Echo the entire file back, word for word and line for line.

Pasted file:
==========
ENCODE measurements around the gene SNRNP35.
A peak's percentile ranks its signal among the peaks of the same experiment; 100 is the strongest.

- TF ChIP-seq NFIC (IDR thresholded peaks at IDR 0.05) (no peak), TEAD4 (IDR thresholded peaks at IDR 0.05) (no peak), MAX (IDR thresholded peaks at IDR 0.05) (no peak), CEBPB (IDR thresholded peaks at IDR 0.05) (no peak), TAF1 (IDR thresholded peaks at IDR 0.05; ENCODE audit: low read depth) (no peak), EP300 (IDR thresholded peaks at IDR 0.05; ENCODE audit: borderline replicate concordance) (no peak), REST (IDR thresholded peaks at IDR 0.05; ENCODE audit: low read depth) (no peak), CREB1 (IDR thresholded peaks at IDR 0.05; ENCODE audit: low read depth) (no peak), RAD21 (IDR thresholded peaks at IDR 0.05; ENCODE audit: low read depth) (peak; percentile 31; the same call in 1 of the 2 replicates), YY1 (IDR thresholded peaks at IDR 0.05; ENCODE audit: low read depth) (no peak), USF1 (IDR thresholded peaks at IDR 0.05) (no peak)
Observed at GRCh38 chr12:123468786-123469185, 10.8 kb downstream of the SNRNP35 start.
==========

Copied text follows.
ENCODE measurements around the gene SNRNP35.
A peak's percentile ranks its signal among the peaks of the same experiment; 100 is the strongest.

- TF ChIP-seq NFIC (IDR thresholded peaks at IDR 0.05) (no peak), TEAD4 (IDR thresholded peaks at IDR 0.05) (no peak), MAX (IDR thresholded peaks at IDR 0.05) (no peak), CEBPB (IDR thresholded peaks at IDR 0.05) (no peak), TAF1 (IDR thresholded peaks at IDR 0.05; ENCODE audit: low read depth) (no peak), EP300 (IDR thresholded peaks at IDR 0.05; ENCODE audit: borderline replicate concordance) (no peak), REST (IDR thresholded peaks at IDR 0.05; ENCODE audit: low read depth) (no peak), CREB1 (IDR thresholded peaks at IDR 0.05; ENCODE audit: low read depth) (no peak), RAD21 (IDR thresholded peaks at IDR 0.05; ENCODE audit: low read depth) (peak; percentile 31; the same call in 1 of the 2 replicates), YY1 (IDR thresholded peaks at IDR 0.05; ENCODE audit: low read depth) (no peak), USF1 (IDR thresholded peaks at IDR 0.05) (no peak)
Observed at GRCh38 chr12:123468786-123469185, 10.8 kb downstream of the SNRNP35 start.